The state of our religious lives is affected, in no small part, by our beliefs about God. We form those beliefs throughout our childhood, but they tend to stop developing with our own maturity. As Arthur Brooks writes in The Atlantic, speaking about reacquainting with religion at an older age, “If the last time you attended a worship service or read a religious text was as a child—or if you have never done so but have only imagined what they’re like—try doing so as an adult with an open mind and heart. They might just hold truths that your memories and imagination do not.”
French philosopher Emmanuel Levinas wrote to a similar effect after reading a journal entry about the theological struggles of a man, named Yosl Rakover, in the Warsaw Ghetto. He believed the tale to be fictional, taking particular issue with those who “until now have believed in a rather primitive God.” All this sounds a bit harsh. After all, who are Levinas and Brooks to critique the beliefs of others?
At the heart of Levinas and Brooks’ words is a concern for the effects improper faith has on personal well-being. For a rather extreme and silly example, consider someone who believes that, for every mistake they make, one person in the world will die. We need not lurch for such poles to demonstrate their point, as we can all reflect upon erroneous beliefs in our lives that engender great pain and angst. We see a prime example in Parshat Devarim.
While Moshe speaks to the people about their time in the desert, he recounts the time when the spies spoke out against the Land of Israel in their returning report. Afterward, Moshe charges, the people grumbled and bickered against God: “You murmured in your tents, and you said, ‘Because of Hashem’s hatred for us, He brought us from the land of Egypt to hand us over to the Amorites to destroy us’” (Devarim 1:27).
This line is astounding. God, the people said, hated them. His hatred motivated him to liberate them as slaves from Egypt and, cruelly, sentence them to extermination at another people’s hands. The entire Pesach story, the whole Exodus, they believe, was the Divine will to kill them on His terms. Levinas and Brooks’ words are booming throughout the text. Aside from pure reason and logic, the theological and philosophical underpinnings are as ridiculous as they are damaging. It seems unfathomable that such beliefs found footing among the people. Yet, the Torah spoke what it spoke.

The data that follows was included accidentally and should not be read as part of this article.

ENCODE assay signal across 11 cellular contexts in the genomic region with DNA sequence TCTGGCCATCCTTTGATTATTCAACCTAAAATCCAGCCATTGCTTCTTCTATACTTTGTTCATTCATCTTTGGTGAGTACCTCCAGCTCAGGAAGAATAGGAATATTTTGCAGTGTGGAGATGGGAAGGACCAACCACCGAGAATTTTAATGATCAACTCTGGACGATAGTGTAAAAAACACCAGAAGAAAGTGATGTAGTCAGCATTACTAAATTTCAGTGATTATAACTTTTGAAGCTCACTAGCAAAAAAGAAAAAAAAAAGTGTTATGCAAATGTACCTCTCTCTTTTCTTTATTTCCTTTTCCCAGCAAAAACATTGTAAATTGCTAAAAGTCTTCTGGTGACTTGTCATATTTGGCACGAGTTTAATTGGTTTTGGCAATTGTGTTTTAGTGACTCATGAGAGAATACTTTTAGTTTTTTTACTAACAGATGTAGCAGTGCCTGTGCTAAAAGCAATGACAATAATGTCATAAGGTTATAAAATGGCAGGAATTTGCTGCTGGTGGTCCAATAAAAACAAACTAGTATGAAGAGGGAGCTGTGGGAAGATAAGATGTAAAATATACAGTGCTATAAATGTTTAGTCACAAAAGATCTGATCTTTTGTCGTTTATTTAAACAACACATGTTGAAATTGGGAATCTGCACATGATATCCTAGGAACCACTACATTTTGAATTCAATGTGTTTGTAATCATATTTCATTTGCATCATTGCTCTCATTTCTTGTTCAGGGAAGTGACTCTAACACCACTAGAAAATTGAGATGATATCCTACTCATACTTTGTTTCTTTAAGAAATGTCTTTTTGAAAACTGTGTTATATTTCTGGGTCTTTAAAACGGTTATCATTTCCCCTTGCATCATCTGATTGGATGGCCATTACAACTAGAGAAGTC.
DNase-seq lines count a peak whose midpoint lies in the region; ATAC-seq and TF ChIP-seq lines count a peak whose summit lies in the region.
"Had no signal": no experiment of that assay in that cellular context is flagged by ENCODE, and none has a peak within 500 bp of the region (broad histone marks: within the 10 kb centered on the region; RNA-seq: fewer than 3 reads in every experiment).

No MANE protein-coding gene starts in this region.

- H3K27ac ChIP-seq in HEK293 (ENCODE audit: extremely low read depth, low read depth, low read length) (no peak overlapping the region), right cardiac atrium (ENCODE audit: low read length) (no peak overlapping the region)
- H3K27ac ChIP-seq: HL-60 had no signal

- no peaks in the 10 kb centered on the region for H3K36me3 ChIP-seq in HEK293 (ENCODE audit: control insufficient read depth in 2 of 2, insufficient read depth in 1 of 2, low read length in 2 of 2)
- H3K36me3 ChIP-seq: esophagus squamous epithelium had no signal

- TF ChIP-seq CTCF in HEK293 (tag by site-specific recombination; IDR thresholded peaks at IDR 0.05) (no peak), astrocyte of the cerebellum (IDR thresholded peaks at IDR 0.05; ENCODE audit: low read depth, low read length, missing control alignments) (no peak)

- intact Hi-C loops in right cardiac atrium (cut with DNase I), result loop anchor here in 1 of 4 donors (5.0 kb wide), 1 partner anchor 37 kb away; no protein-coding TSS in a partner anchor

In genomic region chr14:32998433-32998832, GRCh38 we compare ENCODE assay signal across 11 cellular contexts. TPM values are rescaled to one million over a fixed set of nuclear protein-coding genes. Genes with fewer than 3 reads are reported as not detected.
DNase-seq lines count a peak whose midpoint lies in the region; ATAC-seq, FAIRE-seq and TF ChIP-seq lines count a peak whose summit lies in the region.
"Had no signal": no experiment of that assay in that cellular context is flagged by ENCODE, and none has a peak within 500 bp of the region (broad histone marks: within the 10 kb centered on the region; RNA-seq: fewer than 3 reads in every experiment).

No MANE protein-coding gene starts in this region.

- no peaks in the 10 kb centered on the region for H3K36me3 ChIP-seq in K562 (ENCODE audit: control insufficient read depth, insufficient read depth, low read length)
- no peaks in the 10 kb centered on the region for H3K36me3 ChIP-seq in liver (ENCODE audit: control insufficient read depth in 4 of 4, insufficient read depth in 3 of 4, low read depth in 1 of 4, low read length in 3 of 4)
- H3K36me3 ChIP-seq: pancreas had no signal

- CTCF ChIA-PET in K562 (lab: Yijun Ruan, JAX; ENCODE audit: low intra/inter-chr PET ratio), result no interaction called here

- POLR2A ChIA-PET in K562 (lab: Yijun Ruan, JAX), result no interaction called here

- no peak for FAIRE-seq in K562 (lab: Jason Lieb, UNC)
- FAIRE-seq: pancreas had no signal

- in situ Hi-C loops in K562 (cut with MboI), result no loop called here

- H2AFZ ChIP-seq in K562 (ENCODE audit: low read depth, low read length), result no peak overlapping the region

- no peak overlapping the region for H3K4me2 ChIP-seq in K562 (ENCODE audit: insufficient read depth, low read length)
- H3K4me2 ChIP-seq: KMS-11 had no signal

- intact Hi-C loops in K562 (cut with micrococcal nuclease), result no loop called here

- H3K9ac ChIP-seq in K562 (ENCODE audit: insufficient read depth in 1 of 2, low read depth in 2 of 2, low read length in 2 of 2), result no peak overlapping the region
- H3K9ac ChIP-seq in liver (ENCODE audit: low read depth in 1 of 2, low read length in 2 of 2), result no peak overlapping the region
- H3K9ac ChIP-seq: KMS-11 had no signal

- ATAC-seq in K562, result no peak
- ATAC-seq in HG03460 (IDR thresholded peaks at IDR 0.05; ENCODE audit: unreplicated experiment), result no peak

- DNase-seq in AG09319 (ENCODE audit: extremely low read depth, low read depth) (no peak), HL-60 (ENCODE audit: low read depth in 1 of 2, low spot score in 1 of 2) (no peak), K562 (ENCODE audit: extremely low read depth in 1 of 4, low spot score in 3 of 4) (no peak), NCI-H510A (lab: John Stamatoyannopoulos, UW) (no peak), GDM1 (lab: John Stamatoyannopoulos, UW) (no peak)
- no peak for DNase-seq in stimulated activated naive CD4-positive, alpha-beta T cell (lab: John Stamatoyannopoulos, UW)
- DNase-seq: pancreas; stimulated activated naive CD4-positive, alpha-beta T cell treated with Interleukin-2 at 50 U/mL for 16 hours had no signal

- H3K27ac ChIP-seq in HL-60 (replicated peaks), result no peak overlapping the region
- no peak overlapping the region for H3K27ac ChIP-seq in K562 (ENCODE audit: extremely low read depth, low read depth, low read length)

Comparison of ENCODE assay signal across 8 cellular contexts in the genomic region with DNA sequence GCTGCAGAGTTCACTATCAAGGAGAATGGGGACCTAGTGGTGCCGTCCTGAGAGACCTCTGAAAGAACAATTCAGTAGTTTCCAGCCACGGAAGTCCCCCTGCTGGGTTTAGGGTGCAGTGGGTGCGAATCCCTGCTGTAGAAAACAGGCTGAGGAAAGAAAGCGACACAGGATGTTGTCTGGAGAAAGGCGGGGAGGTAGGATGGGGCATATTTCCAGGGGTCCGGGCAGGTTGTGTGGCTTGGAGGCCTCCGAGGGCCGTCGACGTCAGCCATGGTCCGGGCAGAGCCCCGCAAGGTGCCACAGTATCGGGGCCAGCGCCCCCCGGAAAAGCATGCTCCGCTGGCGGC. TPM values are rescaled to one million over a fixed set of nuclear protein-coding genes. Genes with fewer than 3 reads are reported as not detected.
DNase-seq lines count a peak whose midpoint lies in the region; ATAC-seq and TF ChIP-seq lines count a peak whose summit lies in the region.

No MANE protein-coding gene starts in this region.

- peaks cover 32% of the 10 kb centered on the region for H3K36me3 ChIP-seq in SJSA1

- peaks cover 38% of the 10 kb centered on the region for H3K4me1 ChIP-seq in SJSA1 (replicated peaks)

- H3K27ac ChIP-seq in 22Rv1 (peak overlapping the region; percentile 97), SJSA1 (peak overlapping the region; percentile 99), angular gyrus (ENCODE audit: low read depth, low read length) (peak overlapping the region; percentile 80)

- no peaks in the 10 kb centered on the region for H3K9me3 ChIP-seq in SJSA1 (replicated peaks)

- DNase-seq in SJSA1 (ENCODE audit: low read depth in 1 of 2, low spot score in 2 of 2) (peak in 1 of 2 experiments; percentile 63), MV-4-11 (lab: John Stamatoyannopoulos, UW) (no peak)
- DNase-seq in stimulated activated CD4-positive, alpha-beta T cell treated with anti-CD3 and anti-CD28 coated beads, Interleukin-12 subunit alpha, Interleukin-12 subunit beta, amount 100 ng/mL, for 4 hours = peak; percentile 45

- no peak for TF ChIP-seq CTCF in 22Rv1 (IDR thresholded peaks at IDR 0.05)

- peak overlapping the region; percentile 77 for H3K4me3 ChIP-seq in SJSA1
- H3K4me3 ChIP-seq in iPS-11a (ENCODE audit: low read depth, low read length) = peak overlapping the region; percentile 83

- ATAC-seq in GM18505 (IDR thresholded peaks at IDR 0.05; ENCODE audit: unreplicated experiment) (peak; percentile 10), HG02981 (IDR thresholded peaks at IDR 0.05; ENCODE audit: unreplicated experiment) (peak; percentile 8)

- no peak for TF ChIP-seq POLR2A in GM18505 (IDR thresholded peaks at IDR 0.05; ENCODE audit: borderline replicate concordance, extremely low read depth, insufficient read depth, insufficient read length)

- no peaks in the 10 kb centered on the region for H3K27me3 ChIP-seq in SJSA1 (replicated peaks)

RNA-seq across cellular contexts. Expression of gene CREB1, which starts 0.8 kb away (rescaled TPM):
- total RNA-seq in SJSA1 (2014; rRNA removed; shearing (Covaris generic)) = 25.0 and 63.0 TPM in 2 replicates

Rashi makes a tear-jerking comment. Really, he says, Hashem loved them—it was they who hated Him. Indeed, the prophet Malachi said, “‘I have loved you,’ said Hashem. But you ask, ‘How have You loved us?” (1:2). The people seem unwilling to accept that the Divine could be a loving personality, that He could, so to speak, coddle them in His arms like a mother’s warm embrace. The Midrash confoundedly asks, “Is it possible that God hated Bnei Yisrael?” Of course not. Rather, it quotes a proverb, that as one thinks of another they think another thinks of them. They hated God, so they thought God hated them (Sifrei Devarim 24:3).
What kind of God do we live with, if any at all? That appears to be the text’s beckoning question. If we believe God hates us, we will experience a hateful God—a world with forces aimed against us. Blessings will be burdens, gifts as guillotines. We need to fashion a mature relationship with God—and to believe in a Tyrant is as harmful as it is heretical. We need to know that God is loving, empowering, forgiving, and trusting. Then we can be the same to Him.